- The jostle to remain competitive in the modern enterprise revolves around the need to be agile. APIs give you flexibility, allowing you to quickly leverage and use the services that make sense there and then, dramatically lowering risk and allowing greater innovation.
- Web technology companies that adopted an API first strategy caused disruption of entire sectors (think Salesforce, Ebay, Amazon and Twitter). Startups copying this strategy have successfully captured market share in many sectors, leaving larger incumbents scrambling to catch up.
Why are ‘disposable APIs’ becoming so popular?
APIs can also be hugely beneficial on a smaller scale; producing internal APIs can transform and streamline internal business processes. With tools now available to create a fully functioning scalable API in less than a day, the next wave of API revolution is coming—internal disposable APIs.
These ‘disposable’ temporary APIs are created to solve a specific problem that might only persist for a short time—say for the duration of a migration project.
What comprises an API?
Wikipedia states that an API is a set of routines, protocols, and tools for building applications. But from a business perspective, an API can be treated as a product with three core functional components:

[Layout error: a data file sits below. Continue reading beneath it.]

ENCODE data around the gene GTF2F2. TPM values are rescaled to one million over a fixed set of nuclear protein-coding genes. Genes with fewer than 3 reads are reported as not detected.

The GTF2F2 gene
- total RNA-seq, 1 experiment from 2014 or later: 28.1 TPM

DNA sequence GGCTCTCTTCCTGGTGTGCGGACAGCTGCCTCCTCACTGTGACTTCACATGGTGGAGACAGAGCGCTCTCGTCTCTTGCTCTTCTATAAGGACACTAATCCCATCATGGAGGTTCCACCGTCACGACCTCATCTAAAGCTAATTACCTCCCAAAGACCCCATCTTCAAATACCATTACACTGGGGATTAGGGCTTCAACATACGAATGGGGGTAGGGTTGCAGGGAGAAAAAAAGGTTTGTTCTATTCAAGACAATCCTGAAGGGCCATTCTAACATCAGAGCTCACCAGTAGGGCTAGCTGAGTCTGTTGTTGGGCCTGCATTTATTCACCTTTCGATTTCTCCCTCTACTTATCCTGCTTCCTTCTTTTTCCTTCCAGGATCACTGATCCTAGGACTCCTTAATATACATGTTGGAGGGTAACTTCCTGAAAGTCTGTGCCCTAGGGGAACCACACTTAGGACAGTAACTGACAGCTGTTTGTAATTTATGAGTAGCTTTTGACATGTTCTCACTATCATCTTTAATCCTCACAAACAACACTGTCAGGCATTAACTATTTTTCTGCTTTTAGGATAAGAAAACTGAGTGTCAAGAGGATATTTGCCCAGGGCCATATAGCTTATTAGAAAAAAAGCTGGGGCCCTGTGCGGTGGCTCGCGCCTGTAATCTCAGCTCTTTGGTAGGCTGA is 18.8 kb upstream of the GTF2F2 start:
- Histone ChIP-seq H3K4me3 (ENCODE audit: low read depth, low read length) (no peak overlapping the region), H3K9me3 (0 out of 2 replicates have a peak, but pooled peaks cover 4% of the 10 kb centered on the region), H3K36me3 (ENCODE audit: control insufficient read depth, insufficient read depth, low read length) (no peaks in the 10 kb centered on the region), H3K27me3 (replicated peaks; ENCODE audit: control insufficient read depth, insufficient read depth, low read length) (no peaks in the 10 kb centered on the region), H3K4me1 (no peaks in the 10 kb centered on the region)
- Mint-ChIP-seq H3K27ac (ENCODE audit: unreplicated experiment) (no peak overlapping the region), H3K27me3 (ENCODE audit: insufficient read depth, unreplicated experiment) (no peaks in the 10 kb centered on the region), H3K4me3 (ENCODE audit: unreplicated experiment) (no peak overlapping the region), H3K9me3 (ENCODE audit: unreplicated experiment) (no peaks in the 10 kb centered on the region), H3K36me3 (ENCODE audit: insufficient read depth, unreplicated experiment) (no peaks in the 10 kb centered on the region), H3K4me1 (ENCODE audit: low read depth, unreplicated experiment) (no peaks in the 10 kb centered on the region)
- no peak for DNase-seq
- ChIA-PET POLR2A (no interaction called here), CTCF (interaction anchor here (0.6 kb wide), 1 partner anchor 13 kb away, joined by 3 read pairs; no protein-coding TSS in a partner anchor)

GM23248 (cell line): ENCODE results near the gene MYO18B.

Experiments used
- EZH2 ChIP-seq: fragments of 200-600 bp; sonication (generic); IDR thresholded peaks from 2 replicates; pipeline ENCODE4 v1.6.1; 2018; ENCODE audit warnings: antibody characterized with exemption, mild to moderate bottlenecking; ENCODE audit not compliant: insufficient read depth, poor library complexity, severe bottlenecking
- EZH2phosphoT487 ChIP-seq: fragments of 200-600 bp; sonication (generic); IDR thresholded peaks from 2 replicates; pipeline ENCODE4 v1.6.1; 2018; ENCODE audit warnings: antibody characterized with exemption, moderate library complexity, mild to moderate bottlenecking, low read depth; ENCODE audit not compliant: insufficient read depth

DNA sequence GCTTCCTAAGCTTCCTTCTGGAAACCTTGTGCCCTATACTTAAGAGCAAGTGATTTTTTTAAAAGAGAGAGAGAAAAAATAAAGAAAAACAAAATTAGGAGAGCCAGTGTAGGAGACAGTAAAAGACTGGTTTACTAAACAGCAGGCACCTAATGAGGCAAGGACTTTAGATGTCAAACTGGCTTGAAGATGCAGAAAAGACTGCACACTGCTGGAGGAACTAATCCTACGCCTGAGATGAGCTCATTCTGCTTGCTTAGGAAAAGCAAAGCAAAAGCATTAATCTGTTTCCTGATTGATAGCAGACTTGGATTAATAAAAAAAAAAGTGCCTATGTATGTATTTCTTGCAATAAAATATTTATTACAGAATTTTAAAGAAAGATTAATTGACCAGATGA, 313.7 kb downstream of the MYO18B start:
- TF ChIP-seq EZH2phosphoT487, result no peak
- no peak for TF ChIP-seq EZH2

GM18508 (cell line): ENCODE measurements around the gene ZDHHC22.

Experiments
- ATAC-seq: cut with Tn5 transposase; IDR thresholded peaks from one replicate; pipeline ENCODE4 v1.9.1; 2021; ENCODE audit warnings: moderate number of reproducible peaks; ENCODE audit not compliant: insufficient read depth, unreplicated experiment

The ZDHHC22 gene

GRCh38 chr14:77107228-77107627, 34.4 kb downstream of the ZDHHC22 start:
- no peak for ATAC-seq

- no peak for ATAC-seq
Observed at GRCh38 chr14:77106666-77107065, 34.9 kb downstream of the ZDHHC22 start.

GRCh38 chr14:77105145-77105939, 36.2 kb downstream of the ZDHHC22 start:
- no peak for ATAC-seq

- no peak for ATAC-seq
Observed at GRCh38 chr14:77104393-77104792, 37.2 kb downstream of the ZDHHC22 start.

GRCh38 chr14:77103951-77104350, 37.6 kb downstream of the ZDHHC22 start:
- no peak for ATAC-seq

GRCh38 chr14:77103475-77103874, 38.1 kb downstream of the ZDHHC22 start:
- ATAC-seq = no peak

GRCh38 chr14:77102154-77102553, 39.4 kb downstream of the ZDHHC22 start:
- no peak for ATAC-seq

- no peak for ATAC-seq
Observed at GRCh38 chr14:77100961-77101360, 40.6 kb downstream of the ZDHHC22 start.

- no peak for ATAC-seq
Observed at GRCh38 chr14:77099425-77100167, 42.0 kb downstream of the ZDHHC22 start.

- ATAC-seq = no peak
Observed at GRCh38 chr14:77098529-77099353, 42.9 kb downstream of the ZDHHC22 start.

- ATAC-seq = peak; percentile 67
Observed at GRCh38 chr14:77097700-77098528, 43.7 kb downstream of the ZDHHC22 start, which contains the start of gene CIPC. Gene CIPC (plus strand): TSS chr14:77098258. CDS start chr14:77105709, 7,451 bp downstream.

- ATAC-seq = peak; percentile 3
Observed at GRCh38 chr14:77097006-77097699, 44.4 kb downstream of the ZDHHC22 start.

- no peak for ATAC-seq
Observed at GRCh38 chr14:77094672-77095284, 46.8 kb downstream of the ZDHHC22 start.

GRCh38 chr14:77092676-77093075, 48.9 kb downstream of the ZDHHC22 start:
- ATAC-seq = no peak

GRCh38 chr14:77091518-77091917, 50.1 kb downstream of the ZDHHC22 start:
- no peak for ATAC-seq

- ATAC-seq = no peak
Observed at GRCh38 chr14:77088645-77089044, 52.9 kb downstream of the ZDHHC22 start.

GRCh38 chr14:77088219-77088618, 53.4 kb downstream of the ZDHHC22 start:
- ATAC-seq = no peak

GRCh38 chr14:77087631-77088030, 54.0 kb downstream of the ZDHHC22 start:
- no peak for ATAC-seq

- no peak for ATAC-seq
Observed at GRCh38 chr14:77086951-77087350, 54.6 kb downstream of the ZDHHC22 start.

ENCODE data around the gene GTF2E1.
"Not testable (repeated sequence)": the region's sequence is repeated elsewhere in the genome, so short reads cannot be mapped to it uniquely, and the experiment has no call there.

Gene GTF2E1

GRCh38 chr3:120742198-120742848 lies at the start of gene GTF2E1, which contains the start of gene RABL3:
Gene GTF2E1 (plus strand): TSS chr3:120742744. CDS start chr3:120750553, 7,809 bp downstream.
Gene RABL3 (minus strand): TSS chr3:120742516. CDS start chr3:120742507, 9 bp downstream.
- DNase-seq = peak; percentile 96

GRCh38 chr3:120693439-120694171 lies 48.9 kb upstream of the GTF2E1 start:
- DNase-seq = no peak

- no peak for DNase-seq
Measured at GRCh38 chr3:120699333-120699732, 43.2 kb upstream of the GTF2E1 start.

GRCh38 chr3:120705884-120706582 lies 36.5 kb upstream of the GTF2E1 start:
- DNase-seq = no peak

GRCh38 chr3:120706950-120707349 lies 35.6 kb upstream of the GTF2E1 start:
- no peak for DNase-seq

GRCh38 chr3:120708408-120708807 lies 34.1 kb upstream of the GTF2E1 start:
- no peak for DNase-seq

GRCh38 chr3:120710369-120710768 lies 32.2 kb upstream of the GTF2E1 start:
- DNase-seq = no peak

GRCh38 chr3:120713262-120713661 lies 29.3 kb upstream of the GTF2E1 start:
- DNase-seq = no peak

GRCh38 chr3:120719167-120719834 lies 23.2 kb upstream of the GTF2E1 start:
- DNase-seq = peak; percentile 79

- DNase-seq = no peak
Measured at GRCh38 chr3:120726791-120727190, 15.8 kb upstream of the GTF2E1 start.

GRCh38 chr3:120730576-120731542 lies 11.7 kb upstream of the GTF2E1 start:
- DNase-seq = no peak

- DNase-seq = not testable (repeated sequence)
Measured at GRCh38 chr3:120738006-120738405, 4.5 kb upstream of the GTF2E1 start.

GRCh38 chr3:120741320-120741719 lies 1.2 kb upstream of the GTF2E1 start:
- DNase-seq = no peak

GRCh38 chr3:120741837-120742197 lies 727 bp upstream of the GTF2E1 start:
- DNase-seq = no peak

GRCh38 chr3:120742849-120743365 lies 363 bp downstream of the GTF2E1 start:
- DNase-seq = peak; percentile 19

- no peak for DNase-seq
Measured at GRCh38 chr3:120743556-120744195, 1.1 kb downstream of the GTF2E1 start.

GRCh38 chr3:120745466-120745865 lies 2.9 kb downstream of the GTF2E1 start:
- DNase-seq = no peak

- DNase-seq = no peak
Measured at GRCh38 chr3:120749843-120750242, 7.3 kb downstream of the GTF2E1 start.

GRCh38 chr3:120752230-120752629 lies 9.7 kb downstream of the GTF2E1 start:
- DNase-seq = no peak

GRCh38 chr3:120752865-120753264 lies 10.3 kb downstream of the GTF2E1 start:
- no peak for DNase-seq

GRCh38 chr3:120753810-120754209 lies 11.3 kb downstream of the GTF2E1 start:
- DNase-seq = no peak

- API management and security
- The interface itself (resources, methods etc).
- The business logic that is tied to each resource.
There are other important elements too—such as monitoring, analytics and threat protection—but these are not required to deliver an API, especially on a small scale.
The API has evolved over the years, and companies now have a lot of choice on how they build and deploy APIs. The decision depends on the requirements of the project.
- Self-managed API – This is the most flexible option, but also requires a strong development capacity and the ability to deploy, monitor and maintain a web stack.
- Managed API – This option takes away a large amount of the pain around running a production API. You still need to create your API using your technology of choice; but the management, security, analysis and usability of the API is handled by the service.
- Serverless and Codeless API – This takes away the pain of managing and running your own infrastructure. All you have to worry about is the business logic. Authorization and authentication can be handled by a service. You design and manage the API using the AWS API gateway. Then you can either use FME Cloud and/or AWS Lambda to deliver the business logic and interact with the data.
We’ll cover how to create a codeless and serverless API in the final post in this blog series.
To learn more about moving data in the cloud via APIs, continue reading the next blog post in this series. To see how to use APIs to connect to open data, applications, and business systems, check out our API webinar.
If you have comments about this post or APIs, please share your thoughts in the comments below.
Stewart HarperStewart is the Technical Director of Cloud Applications and Infrastructure at Safe. When he isn’t building location-based tools for the web, he’s probably skiing or mountain biking.